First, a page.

Researchers at Kyushu University, in collaboration with Osaka University and the Fine Ceramics Center, have developed a framework that uses machine learning to speed up the discovery of materials for green energy technology.
Using the new approach, the researchers identified and successfully synthesized two new candidate materials for use in solid oxide fuel cells – devices that can generate energy using fuels like hydrogen, which don’t emit carbon dioxide.
Their findings, which were reported in the journal, Advanced Energy Materials, (available by open access at posting) could also be used to accelerate the search for other innovative materials beyond the energy sector.
Professor Yoshihiro Yamazaki, of Kyushu University’s Department of Materials Science and Technology, Platform of Inter-/Transdisciplinary Energy Research (Q-PIT) explained, “One path to carbon neutrality is by creating a hydrogen society. However, as well as optimizing how hydrogen is made, stored and transported, we also need to boost the power-generating efficiency of hydrogen fuel cells.”
To generate an electric current, solid oxide fuel cells need to be able to efficiently conduct hydrogen ions (or protons) through a solid material, known as an electrolyte.
Currently, research into new electrolyte materials has focused on oxides with very specific crystal arrangements of atoms, known as a perovskite structure.
Professor Yamazaki said, “The first proton-conducting oxide discovered was in a perovskite structure, and new high-performing perovskites are continually being reported. But we want to expand the discovery of solid electrolytes to non-perovskite oxides, which also have the capability of conducting protons very efficiently.”
However, discovering proton-conducting materials with alternative crystal structures via traditional “trial and error” methods has numerous limitations.
For an electrolyte to gain the ability to conduct protons, small traces of another substance, known as a dopant, must be added to the base material. But with many promising base and dopant candidates – each with different atomic and electronic properties – finding the optimal combination that enhances proton conductivity becomes difficult and time-consuming.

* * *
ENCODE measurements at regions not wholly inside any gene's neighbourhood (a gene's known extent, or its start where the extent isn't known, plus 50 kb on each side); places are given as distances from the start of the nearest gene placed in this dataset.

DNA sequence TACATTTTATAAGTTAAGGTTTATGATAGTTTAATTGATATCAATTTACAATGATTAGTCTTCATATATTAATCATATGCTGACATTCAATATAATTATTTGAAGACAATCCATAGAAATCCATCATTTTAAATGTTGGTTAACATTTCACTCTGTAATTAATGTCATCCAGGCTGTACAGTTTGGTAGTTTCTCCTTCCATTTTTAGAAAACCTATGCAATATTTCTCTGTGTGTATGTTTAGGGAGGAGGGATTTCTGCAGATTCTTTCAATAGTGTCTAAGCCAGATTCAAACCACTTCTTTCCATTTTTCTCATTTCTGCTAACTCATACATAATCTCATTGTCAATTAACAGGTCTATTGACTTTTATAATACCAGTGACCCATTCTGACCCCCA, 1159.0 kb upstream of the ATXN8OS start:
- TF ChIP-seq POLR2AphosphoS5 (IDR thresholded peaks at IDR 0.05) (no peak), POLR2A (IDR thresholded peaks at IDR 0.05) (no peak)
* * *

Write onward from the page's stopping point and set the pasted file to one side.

Instead, the researchers calculated the properties of different oxides and dopants. They then used machine learning to analyze the data, identify the factors that impact the proton conductivity of a material, and predict potential combinations.
Guided by these factors, the researchers then synthesized two promising materials, each with unique crystal structures, and assessed how well they conducted protons. Remarkably, both materials demonstrated proton conductivity in just a single experiment.
One of the materials, the researchers highlighted, is the first-known proton conductor with a sillenite crystal structure. The other, which has a eulytite structure, has a high-speed proton conduction path that is distinct from the conduction paths seen in perovskites.
Currently, the performance of these oxides as electrolytes is low, but with further exploration, the research team believes their conductivity can be improved.
Professor Yamazaki concluded with, “Our framework has the potential to greatly expand the search space for proton-conducting oxides, and therefore significantly accelerate advancements in solid oxide fuel cells. It’s a promising step forward to realizing a hydrogen society. With minor modifications, this framework could also be adapted to other fields of materials science, and potentially accelerate the development of many innovative materials.”
This is welcome news. We’ve been looking intently for years in hopes of practical consumer fuel cells for consumer and business products. So far they exist in rare form at high expense with precious metal construction.
This technology offers some improvement in furthering research. But a couple proton conductor candidates do not solve the array of issues mass market fuel cells need solved to get to market.
Fuel cells look to still be a ways off. A step closer now, but it looks like there are quite a few steps yet to go.
By Brian Westenhaus via New Energy and Fuel
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